What is the first thing you do in the morning? Make your coffee? Brush your teeth? Or do you take a shower? Imagine if you did not have the ability to turn your faucet on in your kitchen or bathroom to get fresh, clean drinking or bathing water. But instead, had to climb a steep mountainside with a heavy large container to fill with water when you reached the top, which you then had to boil to make it usable. Unsafe water and lack of basic sanitation causes 80% of diseases and kills more people ever year than all forms of violence, including war. Children are especially vulnerable, as their bodies aren’t strong enough to fight diarrhea, dysentery, and other illnesses.
This is what I experienced while in Tibet last year. It was a rude awakening for me, especially as someone whom values my skin care regimen, my morning showers, and evening baths so dearly.
The shocking reality of how thousands of monks and nuns live, those whom lives are dedicated to only helping others, is a brutal actuality. In fact, it is the children and women of the village or monastery whom have to make the trek up the hillside, keeping them from learning to read or write, or the women to take care of their families. With safe water nearby, women are free to pursue new opportunities and improve their families’ lives. Kids can earn their education and build the future of their communities.
Even their make-shift hospital which provides health care does not have clean water to provide a sanitary situation for healing those whom are sick.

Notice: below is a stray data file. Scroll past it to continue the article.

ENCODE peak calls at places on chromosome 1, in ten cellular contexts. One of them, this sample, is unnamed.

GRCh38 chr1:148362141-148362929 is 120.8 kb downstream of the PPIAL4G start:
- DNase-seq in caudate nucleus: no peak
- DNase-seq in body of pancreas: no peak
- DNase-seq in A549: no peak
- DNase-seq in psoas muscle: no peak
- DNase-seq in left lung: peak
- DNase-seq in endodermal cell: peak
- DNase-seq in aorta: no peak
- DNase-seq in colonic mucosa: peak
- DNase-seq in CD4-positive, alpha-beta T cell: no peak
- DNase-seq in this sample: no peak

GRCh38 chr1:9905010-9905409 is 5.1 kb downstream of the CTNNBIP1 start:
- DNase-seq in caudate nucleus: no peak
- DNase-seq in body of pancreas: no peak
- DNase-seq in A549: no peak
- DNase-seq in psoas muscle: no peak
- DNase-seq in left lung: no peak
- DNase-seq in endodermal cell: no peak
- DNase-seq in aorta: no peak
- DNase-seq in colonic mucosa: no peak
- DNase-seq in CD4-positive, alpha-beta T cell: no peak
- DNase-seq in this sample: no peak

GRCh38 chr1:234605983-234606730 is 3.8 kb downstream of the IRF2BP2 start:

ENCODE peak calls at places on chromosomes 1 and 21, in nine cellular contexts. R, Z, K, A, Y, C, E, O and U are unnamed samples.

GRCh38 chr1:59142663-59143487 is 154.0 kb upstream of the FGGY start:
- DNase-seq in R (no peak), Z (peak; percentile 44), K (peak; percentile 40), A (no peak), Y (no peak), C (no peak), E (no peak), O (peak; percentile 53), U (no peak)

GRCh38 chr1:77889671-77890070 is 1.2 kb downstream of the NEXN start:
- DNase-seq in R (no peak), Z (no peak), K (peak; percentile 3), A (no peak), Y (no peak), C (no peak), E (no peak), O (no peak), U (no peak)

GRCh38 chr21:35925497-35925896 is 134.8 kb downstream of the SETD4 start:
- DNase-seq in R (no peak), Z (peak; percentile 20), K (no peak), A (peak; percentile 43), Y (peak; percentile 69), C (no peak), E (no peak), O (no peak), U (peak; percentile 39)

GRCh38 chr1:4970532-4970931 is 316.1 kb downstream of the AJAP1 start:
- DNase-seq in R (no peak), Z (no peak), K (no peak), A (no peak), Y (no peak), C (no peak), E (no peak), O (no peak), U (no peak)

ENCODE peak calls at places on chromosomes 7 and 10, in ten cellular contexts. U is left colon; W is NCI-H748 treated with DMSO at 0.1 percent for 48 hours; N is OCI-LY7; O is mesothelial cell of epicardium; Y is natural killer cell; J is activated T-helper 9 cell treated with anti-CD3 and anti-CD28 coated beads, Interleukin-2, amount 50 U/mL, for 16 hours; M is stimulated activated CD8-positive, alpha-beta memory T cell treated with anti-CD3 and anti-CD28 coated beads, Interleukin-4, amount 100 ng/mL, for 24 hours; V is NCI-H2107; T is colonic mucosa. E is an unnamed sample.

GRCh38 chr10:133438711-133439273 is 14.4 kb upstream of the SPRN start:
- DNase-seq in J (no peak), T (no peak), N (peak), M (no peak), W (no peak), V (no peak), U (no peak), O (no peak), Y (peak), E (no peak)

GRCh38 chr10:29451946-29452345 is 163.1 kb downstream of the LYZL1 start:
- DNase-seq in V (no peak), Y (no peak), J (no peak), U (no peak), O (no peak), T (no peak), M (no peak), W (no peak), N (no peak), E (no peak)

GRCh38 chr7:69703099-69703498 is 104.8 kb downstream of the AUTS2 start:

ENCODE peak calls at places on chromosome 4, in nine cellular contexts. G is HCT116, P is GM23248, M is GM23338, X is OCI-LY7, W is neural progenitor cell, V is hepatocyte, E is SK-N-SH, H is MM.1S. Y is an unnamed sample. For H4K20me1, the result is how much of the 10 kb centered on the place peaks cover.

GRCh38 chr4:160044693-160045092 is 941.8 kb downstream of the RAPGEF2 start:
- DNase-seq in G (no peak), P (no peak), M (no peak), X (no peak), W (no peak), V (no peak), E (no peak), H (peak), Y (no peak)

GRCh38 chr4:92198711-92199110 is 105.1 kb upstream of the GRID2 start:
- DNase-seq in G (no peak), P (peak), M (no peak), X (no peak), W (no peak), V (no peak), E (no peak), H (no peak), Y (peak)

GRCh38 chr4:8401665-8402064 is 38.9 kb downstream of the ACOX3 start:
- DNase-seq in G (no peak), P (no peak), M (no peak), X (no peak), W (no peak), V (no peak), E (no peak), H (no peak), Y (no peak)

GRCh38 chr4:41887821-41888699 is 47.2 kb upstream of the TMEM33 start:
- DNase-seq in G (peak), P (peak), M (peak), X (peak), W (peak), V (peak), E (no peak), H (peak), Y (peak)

After witnessing this first hand, I have decided to donate $1.08 (the number of prayer beads in a mala) from every bottle sold to help provide the resources to bring a sewage system and clean water system to those whom are in need. Take a second next time you turn your faucet on or flush your toilet to think of those whom do not have the luxuries we do.
For more information and to view a slideshow of the progress got to:http://www.tibethumanitarianproject.org
Here is a update from the Organization
Hello to all of our dear friends and supporters from GlobalGiving,
As spring approaches, the villagers continue to be so grateful for the positive effects that the Water Project has on their day-to-day lives. Although this has been a long and difficult winter, a steady supply of fresh water has saved people (and children in particular) from making the arduous and dangerous climb to the mountain spring every day. The washhouses and toilets have enabled a much higher level of cleanliness and sanitation for the people than they had previously, reducing infection and illness.
One issue that has arisen is the need to actively maintain the water system during the cold season from September through April. Due to the very rocky terrain and extreme weather in these mountains, some parts of the pipeline and system fall victim to falling rocks or ice blockages. The village has hired a person who is experienced to maintain the water systems to ensure its proper functioning. Part of the funds being raised are now going towards this ongoing expense as well as towards paying off the loans that the village took out to build the system.
More than 2800 people’s lives have already been made better by the Water Project. It is our hope that the water system can eventually be extended to bring this great benefit to the households in the outlying areas who continue to make the daily trek for fresh water. On behalf of the Tibet Humanitarian Project and the villagers, we deeply thank you for your great generosity and compassion.